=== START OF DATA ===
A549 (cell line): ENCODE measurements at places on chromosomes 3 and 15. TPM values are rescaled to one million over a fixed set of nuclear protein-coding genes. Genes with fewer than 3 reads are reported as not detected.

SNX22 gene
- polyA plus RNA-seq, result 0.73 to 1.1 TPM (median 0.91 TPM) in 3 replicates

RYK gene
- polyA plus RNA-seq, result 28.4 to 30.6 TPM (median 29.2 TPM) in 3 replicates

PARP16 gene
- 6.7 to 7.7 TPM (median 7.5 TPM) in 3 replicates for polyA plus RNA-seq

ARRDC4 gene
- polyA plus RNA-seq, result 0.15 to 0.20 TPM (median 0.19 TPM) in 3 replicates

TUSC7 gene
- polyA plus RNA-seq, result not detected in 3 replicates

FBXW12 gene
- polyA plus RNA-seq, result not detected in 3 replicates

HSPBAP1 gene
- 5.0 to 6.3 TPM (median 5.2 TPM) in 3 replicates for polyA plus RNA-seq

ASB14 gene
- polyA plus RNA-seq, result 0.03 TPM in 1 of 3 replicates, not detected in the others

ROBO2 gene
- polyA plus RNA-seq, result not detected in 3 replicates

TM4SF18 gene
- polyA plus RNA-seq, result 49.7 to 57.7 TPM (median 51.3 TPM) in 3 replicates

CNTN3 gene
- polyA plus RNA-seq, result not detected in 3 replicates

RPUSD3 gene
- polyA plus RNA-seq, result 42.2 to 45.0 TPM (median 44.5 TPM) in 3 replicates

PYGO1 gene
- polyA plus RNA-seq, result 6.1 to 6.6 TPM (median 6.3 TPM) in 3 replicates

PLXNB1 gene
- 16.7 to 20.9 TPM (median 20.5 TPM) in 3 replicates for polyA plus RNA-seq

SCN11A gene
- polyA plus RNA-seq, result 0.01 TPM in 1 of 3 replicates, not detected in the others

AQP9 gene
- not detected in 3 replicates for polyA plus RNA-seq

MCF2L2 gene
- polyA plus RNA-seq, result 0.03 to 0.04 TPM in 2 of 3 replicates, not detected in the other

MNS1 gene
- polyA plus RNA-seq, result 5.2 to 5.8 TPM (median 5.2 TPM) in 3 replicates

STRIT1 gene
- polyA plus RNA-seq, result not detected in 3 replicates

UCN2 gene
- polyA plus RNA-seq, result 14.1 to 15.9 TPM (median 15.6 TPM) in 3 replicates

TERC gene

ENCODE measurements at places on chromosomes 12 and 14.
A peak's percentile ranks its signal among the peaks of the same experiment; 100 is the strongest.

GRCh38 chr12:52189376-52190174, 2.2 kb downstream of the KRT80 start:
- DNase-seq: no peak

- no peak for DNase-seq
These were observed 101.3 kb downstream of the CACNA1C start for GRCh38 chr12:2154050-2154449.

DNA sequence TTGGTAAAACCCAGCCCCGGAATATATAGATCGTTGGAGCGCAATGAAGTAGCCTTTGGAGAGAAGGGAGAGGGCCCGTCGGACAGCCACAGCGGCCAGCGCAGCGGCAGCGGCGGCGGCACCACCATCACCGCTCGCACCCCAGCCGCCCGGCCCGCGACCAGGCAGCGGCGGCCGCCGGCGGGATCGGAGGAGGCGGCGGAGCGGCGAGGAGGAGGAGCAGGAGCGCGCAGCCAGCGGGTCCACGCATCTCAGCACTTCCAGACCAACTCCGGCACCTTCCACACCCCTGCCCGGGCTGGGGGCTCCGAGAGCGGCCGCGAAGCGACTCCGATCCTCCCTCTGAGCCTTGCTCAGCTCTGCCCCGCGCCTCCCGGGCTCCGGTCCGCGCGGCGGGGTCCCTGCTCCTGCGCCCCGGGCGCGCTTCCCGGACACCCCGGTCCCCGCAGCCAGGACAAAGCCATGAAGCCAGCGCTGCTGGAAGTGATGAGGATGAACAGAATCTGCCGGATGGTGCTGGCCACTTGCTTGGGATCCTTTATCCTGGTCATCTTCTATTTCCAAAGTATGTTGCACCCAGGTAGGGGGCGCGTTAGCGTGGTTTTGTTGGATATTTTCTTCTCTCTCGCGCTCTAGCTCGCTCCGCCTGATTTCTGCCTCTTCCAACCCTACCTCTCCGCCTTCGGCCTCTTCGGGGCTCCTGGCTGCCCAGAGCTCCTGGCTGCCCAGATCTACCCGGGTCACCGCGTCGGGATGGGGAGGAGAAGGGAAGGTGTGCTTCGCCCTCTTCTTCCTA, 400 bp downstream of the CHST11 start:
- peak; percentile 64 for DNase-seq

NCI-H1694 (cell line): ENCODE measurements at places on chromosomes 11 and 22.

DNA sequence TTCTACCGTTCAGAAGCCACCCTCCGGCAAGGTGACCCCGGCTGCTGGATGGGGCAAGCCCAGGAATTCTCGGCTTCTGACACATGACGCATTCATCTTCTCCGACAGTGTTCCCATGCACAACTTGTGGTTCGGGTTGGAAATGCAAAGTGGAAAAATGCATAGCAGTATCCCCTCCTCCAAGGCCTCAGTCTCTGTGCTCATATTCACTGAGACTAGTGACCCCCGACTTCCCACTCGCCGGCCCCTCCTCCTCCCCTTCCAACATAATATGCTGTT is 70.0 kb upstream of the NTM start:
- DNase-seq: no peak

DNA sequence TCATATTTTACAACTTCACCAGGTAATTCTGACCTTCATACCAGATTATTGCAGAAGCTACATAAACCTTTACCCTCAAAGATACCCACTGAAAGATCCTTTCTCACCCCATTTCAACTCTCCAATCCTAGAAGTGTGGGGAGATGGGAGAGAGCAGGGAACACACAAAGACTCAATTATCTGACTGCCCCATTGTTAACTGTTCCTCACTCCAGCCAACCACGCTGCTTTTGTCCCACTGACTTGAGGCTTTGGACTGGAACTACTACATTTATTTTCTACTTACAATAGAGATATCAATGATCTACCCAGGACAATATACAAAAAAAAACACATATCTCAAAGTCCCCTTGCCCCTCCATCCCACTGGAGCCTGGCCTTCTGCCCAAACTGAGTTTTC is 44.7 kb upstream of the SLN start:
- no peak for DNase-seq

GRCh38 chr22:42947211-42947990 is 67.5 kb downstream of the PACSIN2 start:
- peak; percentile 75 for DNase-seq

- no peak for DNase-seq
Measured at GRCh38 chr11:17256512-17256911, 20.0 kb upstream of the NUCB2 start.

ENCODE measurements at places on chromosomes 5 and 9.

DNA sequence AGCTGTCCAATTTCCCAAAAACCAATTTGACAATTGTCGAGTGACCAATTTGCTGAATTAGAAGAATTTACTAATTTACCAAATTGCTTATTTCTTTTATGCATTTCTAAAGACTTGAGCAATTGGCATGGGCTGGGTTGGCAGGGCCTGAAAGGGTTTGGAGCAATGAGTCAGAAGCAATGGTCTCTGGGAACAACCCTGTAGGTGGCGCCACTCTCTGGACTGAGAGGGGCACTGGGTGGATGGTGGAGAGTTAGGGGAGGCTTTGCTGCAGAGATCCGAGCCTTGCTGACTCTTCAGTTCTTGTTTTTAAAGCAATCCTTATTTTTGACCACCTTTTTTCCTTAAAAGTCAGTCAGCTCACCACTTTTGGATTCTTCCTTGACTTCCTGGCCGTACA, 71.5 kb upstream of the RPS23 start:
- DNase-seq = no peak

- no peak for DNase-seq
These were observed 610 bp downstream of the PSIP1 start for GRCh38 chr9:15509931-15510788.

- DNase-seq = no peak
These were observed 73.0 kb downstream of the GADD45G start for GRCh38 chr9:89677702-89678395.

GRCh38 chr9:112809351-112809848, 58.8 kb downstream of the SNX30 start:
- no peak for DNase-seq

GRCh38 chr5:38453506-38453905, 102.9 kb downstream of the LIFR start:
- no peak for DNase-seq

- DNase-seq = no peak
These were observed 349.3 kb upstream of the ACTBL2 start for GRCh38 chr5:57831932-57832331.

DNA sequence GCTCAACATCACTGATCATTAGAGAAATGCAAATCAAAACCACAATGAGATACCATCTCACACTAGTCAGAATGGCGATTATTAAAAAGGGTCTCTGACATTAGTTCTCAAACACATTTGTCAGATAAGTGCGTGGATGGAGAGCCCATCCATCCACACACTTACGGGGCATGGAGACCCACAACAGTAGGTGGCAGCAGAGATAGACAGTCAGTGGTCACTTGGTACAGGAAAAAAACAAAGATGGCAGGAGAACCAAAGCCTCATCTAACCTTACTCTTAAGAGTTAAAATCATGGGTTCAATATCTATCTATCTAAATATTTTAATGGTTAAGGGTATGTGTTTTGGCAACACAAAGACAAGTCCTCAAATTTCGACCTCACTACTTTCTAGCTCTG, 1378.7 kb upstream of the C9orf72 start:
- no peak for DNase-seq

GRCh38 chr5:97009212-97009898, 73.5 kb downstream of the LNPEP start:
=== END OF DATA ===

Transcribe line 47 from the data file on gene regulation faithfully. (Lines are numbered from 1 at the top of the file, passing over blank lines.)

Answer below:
- no peak for DNase-seq